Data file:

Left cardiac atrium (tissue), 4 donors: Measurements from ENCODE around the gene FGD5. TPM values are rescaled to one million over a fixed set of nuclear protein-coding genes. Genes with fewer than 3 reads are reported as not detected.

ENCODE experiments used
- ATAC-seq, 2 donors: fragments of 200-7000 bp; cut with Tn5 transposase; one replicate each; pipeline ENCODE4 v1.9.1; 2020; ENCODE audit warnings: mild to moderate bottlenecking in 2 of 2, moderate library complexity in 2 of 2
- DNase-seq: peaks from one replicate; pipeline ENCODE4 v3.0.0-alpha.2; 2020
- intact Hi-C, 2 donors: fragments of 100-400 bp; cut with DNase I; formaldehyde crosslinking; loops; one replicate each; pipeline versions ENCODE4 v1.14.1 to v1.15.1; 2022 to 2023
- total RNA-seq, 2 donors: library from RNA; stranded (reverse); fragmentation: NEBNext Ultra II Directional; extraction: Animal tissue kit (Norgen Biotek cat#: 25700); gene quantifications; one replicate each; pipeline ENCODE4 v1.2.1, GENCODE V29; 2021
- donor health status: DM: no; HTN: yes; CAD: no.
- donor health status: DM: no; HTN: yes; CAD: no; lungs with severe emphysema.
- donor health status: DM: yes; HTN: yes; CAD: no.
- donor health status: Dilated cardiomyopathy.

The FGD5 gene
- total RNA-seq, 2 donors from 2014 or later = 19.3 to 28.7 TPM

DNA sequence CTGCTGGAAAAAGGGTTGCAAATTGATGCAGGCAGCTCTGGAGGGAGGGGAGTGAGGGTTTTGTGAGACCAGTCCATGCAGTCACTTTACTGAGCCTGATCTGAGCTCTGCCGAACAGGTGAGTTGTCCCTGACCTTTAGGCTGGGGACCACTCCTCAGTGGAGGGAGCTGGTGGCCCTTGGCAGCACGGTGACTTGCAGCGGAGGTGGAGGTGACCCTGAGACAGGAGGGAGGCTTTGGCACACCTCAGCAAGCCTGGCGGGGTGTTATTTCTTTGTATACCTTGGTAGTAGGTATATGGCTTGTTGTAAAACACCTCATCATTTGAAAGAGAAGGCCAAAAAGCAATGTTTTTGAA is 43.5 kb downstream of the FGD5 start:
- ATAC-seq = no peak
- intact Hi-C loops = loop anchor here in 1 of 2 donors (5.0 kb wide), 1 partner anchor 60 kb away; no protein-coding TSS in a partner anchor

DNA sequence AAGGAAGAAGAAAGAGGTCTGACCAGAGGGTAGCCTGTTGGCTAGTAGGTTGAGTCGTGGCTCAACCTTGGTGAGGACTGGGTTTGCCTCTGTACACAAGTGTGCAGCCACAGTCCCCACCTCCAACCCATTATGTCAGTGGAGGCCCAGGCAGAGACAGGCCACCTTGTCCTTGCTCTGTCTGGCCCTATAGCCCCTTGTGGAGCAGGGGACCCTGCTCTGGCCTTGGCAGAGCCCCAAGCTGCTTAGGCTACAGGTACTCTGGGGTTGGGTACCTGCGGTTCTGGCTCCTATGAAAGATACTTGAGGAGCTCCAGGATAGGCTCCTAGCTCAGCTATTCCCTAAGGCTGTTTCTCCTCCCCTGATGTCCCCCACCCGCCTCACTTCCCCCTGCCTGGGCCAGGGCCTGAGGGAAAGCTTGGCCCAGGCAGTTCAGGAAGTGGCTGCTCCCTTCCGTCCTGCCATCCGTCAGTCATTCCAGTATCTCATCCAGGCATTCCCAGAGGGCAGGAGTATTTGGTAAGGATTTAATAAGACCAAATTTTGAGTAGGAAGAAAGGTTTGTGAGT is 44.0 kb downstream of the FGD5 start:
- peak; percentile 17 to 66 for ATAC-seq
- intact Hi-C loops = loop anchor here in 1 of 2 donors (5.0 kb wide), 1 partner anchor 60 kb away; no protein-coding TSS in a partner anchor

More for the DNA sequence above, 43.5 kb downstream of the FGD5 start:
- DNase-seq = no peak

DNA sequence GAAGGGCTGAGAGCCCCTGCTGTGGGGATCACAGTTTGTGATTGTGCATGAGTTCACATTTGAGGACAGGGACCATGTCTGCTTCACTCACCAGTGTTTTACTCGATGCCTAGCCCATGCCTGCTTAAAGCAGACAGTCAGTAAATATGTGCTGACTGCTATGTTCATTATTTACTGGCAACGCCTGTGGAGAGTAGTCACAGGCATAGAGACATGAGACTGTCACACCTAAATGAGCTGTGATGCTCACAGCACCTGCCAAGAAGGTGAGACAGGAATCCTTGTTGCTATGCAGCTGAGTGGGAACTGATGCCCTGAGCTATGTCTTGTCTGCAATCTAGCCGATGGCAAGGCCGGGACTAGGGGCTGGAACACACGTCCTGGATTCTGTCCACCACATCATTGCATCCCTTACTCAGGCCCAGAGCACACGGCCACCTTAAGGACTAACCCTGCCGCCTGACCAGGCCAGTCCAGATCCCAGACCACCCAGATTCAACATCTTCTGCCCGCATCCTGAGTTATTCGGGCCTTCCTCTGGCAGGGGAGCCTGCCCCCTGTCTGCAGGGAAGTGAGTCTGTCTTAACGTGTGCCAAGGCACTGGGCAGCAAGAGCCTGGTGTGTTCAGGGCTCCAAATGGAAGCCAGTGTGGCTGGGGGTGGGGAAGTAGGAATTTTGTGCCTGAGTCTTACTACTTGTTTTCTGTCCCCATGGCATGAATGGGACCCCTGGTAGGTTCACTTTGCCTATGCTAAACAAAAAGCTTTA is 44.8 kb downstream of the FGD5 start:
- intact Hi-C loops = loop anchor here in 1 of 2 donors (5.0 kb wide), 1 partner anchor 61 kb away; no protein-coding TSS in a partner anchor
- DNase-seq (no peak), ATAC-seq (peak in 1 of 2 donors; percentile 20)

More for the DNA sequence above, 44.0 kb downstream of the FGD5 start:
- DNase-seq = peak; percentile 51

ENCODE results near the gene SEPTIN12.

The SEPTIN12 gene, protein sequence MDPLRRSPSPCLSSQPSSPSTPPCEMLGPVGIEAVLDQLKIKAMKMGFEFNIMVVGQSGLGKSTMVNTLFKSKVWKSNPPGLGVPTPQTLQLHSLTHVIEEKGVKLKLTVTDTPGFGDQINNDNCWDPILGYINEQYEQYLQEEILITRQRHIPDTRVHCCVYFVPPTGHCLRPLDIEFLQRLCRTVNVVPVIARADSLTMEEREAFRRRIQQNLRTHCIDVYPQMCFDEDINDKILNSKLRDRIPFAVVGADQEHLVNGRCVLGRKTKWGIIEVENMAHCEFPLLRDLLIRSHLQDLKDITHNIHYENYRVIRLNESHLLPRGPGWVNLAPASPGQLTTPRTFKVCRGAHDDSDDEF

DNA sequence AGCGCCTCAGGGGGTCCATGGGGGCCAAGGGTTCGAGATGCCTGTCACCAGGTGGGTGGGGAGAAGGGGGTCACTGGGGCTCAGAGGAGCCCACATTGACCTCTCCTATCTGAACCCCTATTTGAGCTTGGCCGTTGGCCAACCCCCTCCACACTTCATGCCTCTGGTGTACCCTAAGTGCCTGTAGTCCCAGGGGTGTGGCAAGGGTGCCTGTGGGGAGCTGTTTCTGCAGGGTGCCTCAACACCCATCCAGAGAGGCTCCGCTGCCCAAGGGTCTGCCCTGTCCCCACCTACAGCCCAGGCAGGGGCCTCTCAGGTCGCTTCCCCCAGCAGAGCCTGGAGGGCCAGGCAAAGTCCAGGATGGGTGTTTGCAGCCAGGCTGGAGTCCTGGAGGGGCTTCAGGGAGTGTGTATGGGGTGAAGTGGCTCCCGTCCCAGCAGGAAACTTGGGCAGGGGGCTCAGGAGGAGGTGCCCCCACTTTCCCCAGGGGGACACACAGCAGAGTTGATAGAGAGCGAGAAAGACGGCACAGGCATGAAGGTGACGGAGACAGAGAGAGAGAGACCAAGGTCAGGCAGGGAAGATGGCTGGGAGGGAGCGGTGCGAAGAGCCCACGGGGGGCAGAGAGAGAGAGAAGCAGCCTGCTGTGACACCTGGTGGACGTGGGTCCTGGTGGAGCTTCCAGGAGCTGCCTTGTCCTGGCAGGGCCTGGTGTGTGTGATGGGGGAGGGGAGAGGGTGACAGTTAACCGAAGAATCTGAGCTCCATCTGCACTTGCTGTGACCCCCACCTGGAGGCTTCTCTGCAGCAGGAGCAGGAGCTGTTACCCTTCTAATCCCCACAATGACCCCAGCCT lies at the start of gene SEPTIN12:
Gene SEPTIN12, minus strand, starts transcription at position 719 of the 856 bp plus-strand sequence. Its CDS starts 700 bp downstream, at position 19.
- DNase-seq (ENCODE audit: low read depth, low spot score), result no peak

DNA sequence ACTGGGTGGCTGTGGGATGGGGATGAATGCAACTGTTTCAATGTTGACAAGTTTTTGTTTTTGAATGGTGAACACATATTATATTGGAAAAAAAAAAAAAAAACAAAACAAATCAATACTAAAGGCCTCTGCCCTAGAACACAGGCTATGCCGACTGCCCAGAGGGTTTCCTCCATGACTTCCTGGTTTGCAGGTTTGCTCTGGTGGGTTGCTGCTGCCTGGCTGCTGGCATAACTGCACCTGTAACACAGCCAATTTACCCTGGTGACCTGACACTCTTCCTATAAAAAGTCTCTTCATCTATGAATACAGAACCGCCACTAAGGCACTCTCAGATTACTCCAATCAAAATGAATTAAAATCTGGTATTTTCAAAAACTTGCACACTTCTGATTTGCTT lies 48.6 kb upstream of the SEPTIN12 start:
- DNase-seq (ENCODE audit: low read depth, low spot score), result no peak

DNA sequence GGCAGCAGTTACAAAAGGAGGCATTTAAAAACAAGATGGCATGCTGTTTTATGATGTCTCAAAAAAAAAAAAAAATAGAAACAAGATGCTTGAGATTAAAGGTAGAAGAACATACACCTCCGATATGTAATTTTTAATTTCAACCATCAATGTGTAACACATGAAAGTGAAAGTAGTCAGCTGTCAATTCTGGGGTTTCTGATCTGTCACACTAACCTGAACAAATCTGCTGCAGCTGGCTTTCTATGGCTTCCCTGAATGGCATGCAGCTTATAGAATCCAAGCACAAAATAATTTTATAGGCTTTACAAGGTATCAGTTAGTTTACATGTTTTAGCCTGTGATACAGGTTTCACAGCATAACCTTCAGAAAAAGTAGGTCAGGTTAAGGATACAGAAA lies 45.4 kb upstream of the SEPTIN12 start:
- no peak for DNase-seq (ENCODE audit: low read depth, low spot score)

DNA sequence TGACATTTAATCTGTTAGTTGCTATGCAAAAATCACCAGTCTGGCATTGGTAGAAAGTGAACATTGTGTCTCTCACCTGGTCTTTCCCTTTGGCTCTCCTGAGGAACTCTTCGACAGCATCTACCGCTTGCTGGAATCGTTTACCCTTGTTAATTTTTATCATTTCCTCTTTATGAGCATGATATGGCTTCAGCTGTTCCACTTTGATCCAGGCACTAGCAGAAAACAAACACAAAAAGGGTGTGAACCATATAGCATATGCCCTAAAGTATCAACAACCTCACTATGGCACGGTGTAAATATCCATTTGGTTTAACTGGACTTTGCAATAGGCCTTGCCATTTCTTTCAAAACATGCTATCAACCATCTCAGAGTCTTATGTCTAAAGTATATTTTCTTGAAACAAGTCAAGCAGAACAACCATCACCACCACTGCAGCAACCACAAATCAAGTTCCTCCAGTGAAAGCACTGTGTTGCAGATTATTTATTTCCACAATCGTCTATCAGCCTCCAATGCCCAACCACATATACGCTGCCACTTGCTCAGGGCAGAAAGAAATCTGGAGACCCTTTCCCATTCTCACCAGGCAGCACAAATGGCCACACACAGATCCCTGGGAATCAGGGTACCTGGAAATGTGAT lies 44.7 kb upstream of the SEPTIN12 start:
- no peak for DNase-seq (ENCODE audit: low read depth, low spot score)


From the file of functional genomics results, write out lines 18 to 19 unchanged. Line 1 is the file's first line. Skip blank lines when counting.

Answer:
- intact Hi-C loops = loop anchor here in 1 of 2 donors (5.0 kb wide), 1 partner anchor 60 kb away; no protein-coding TSS in a partner anchor

More for the DNA sequence above, 43.5 kb downstream of the FGD5 start: